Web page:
News anchor sets off Alexa devices around San Diego ordering unwanted dollhouses
SAN DIEGO – Shh! you may want to turn down your television set because Alexa the internet-connected home assistant device may be listening.
The Amazon Echo system which does everything from getting your weather report to ordering more laundry detergent can also do some things you don’t want it to.
When it comes to answering those tough questions or getting that extra help around the house, Alexa, the voice service that powers Amazon Echo is just a voice-command away.
“She is kind of like my little right hand. So for example if we’re cooking we like to try new recipes, once a week we like to try something new,” she said.
Alexa adapts to speech patterns and vocabulary. She can control your music and video library, set an alarm, control the thermostat, and even turn off the lights and its keeping local retail stores busy.
The device is convenient, but it’s also raising concerns over security and privacy.
— Carlos Correa (@CarlosCorrea2) January 6, 2017
“These devices don’t recognize your specific voice and so then we have the situations where you have a guest staying or you have a child who is talking and accidentally order something because the device isn’t aware that it’s a child versus a parent,” said Stephen Cobb, senior security researcher for ESET North America.
Which is exactly what happened today during CW6 in the morning when Jim Patton and Lynda Martin were talking about a child who accidentally bought a dollhouse and four pounds of cookies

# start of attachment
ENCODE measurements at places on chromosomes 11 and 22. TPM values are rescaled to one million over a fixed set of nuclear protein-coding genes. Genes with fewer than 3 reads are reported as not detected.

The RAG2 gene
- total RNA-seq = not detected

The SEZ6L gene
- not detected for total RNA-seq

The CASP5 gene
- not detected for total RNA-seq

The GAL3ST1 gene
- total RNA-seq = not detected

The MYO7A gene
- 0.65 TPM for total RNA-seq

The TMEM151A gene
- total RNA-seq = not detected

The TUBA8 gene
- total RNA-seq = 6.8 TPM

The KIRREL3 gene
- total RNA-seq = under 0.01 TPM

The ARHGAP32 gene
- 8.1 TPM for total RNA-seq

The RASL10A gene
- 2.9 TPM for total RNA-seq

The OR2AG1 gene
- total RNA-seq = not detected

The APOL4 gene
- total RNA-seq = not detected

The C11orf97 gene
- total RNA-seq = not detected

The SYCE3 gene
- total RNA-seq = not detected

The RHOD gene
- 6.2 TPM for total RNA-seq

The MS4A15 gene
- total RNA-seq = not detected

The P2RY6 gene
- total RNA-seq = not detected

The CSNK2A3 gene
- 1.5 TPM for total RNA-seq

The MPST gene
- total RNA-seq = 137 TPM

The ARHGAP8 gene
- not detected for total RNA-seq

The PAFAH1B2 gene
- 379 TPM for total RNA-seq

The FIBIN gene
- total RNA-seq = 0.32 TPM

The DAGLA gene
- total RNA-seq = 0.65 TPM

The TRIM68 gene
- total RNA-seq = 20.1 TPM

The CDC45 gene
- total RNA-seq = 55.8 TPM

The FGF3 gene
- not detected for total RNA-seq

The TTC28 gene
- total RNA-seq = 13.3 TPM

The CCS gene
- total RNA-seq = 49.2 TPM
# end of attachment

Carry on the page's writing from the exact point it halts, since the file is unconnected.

“I love the little girl, saying ‘Alexa ordered me a dollhouse,’” said Patton.
As soon as Patton said that, viewers all over San Diego started complaining their echo devices had tried to order doll houses. It’s a common problem experts say can be avoided.
“All of these devices which record the internet of things will have some sort of website control, some sort of setting, sometimes the setting is on the device that is communicating. So you need to go into these settings and look at what they are, and what you can change,” said Cobb.
Cobb says the Federal Trade Commission is already looking into voice-command devices and toys to make sure the technology is safe and secure. For now, he recommends do your research to keep your personal information controlled and protected.
“Down the road the technology will be more sophisticated where it will be able to identify certain individuals and register people can access it,” he said.
Amazon says shopping settings can be managed via its Alexa app, including turning off voice purchasing and creating a confirmation code before any order.
The company also says any “accidental” physical orders can be returned for free.